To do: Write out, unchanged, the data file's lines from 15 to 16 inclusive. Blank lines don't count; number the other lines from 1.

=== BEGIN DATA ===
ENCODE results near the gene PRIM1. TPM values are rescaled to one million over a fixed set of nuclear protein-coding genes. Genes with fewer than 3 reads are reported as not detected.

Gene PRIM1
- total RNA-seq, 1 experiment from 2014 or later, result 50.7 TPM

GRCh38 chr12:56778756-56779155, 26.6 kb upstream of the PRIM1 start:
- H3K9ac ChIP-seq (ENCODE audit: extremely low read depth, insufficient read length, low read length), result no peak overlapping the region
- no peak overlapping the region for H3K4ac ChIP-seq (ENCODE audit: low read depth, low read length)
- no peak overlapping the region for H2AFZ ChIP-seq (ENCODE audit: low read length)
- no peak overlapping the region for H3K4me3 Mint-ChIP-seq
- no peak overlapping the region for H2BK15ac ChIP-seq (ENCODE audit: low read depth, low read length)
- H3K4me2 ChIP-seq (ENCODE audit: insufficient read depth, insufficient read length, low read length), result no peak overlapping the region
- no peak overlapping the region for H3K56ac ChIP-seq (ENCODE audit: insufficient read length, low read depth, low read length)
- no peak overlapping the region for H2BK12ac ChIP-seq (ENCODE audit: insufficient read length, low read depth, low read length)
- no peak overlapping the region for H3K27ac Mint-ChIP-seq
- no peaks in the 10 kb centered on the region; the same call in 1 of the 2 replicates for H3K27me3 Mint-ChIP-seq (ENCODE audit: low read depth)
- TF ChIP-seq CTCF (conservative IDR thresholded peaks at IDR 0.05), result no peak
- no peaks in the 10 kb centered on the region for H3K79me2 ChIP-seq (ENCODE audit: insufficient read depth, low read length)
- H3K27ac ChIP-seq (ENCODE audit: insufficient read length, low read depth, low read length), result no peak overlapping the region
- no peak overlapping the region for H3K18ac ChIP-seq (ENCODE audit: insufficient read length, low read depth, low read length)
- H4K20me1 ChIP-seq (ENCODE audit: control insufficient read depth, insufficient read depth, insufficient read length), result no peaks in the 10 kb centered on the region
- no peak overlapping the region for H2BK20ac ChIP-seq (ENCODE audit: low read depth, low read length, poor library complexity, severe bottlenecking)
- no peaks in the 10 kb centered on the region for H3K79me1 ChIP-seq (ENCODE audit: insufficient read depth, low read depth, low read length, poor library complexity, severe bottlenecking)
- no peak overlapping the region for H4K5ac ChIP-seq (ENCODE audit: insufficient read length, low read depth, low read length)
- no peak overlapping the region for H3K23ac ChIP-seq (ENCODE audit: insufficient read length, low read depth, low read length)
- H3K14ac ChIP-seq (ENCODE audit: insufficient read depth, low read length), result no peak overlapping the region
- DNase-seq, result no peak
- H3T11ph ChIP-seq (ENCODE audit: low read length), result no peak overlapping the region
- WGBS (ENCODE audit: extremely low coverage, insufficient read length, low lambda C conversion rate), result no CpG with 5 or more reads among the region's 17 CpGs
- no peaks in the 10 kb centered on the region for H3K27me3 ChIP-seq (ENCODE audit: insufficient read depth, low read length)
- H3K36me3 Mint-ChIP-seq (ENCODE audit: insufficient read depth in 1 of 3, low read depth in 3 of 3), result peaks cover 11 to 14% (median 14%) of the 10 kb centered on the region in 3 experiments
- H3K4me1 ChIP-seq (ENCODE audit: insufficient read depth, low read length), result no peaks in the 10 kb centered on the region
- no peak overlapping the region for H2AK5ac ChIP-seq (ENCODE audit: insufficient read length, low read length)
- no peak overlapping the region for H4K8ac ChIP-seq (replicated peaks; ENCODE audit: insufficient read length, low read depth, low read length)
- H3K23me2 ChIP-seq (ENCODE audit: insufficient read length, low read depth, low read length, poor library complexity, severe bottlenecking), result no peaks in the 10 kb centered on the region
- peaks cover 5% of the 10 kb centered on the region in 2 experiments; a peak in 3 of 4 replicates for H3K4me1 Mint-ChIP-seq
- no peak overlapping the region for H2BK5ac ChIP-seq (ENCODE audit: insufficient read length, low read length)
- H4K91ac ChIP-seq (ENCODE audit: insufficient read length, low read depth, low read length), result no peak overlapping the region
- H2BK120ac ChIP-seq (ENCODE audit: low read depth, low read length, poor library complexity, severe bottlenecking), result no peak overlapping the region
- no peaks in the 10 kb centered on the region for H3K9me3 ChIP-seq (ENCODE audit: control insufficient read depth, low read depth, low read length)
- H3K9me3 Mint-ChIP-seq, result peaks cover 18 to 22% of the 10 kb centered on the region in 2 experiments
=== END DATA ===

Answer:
- TF ChIP-seq CTCF (conservative IDR thresholded peaks at IDR 0.05), result no peak
- no peaks in the 10 kb centered on the region for H3K79me2 ChIP-seq (ENCODE audit: insufficient read depth, low read length)